The 110 engines are generally fitted with small turbos, lower pressure injectors, and an inferior quality fuel pump but the components fitted varied considerably on model year and from manufacturer to manufacturer so check these carefully before planning your upgrade.

Best mods for your 2.0 TDi

  1. Remaps - A remap provides the biggest gains compared to cost, replacement ECUs, and Tuning boxes are all alternatives.
  2. Turbo upgrades - Adding a turbocharger is the most efficient approach to increase air supply, allowing you to burn more fuel and make more power. It is one of the most costly upgrades it offers big gains.
  3. Intake Mods and Exhaust Upgrades - NB: on their own these mods won't ADD POWER in most cases, but they can help enhance power after other mods by removing the restriction.
  4. Intercooler upgrades - a better intercooler will make more power for longer periods of time.
  5. Fast road Camshafts are generally the biggest mechanical mod upgrade, but they must be setup by someone who knows what they are doing and they are not always easy to source but you might find a local firm to regrind a stock camshaft.
  6. Internal engine mods - crank, pistons, conrods & compression ratio including balancing and blueprinting

2.0TDi Tuning Stages

Typical stage 1 mods often include: Sports exhaustPanel air filter, Lighter flywheel, Remap, Intercooler Upgrades

Typical stage 2 mods often include: high flow fuel injector, fuel pump upgrades, Power/Sport clutch, Ported and polished head, Fast road cam.

Typical stage 3 mods often include: Engine balancingInternal engine upgrades (pistons/head/valves), Competition cam, Upgrading forced induction (turbo).

Let's look at remapping a 2.0TDi

A remap modifies the computer settings to increase the engine's power. In its simplest form, it raises the "safety" restrictions, forces more fuel/air into the engine, and changes the turbo spool up speeds to maximize power improvements.

Many tuners will increase the fuel rail pressure and injector timing to improve mid-range power and acceleration while keeping peak pressure within the original limitations.

In terms of fueling, they alter the injection time, which is critical in diesel engines. All common rail systems have two injection phases, a pilot phase to start the fire and a principal phase to provide the bulk of the power. The pilot phase eliminates the distinctive DI diesel rattling and bang.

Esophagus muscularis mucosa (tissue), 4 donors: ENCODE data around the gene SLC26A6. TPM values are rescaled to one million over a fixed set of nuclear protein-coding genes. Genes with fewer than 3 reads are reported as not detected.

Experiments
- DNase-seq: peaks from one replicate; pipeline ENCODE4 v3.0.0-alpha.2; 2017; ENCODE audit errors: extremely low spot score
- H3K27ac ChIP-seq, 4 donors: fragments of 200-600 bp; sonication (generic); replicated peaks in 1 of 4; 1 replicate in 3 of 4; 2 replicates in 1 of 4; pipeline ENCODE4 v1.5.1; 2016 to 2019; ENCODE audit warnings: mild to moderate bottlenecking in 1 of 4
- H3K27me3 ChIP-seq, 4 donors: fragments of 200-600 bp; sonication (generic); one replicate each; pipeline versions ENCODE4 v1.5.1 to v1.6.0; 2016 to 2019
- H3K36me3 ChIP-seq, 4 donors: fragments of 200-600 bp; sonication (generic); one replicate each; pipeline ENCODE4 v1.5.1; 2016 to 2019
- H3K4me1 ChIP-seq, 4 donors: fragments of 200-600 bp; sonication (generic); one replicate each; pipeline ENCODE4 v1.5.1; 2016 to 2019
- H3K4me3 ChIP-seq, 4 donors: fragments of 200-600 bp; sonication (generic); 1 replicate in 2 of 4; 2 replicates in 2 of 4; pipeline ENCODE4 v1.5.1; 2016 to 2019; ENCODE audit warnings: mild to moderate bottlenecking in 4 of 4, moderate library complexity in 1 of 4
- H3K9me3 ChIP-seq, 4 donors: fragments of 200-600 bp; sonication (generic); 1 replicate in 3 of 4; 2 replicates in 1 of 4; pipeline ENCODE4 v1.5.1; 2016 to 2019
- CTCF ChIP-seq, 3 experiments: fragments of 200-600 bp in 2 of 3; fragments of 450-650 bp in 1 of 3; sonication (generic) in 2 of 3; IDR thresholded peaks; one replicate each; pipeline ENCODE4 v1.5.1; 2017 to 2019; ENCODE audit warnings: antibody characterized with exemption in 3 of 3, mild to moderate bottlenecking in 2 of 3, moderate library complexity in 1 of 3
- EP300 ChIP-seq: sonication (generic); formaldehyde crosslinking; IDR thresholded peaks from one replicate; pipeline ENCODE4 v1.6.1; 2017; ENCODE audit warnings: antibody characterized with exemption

While CR (common rail) diesels react well to remapping, I believe many automakers detuned their diesel engines to create a place for petrol versions the earlier PD engines also give good gains when remapped but the CR engines offer much more control and usually make better mid to top end power.

Remaps for the 2.0 TDI engines:

The 140 can be lifted to 170 on a software upgrade alone but to go beyond this you will need to look at the turbo. A remapped 140 is less laggy and makes the car feel much more compared to a 170 due to the smaller turbo, but the turbos can fail if not properly serviced and maintained when pushed this hard.

It's clear that the headline power figures are only half the story and you should take into account the general feel of the engine and torque band.

A remap on the 170 bhp engines can comfortably attain 210-225 bhp. Again going higher than this will require a turbo upgrade or hybrid turbo. Remember that larger turbos are generally laggier, so you'll have less low down torque. If you spec the right turbo upgrade you shouldn't have this issue.

Diesel gained a lot of R&D funding in the early part of the 21st century (say the first 5-6 years), but petrol engines hardly improved.

Now diesel engines are cleaner than gasolene engines, and make more power and still deliver better fuel economy, they really have come a long way.

Ignore Peak Power Claims from remapping companies

Please ignore peak power when comparing maps, since tuners are known to manufacture a power blip or spike to draw attention.

Instead, focus on the total torque curve. More power at the bottom ends the turbo and causes traction difficulties, whereas more power at the top end stresses the turbo and other components.

Look at the dyno graph below and work out which map is better for you?

The red plot indicates an increase in power, boasting a headline figure of 200hp, but power is down everywhere else, while the green trace shows a constant gain in power across the RPM range.

It also displays peak power at 4000rpm, which is fantastic for an engine that redlines at 7000rpm, providing you a fair distribution of additional power where you need it most.

On a map, we want to see a steady and progressively smooth torque rise over the rpm range, with few dips and troughs. In the absence of dyno printouts, you must question whether the map has ever been tested or analyzed.

2.0 TDi turbo upgrades

The superb BORGWARNER BV40 VNT was used on the 2.0 TDi upto around 2003 and hybrid upgrades are many and plentiful. The later 2010 2.0 TDI140 and 170hp's used different turbos to the Borgwarner BV43 so dropping in the newer (Garrett GTC14V) 170 turbo will give you some headroom in your diesel A3 Tuning project.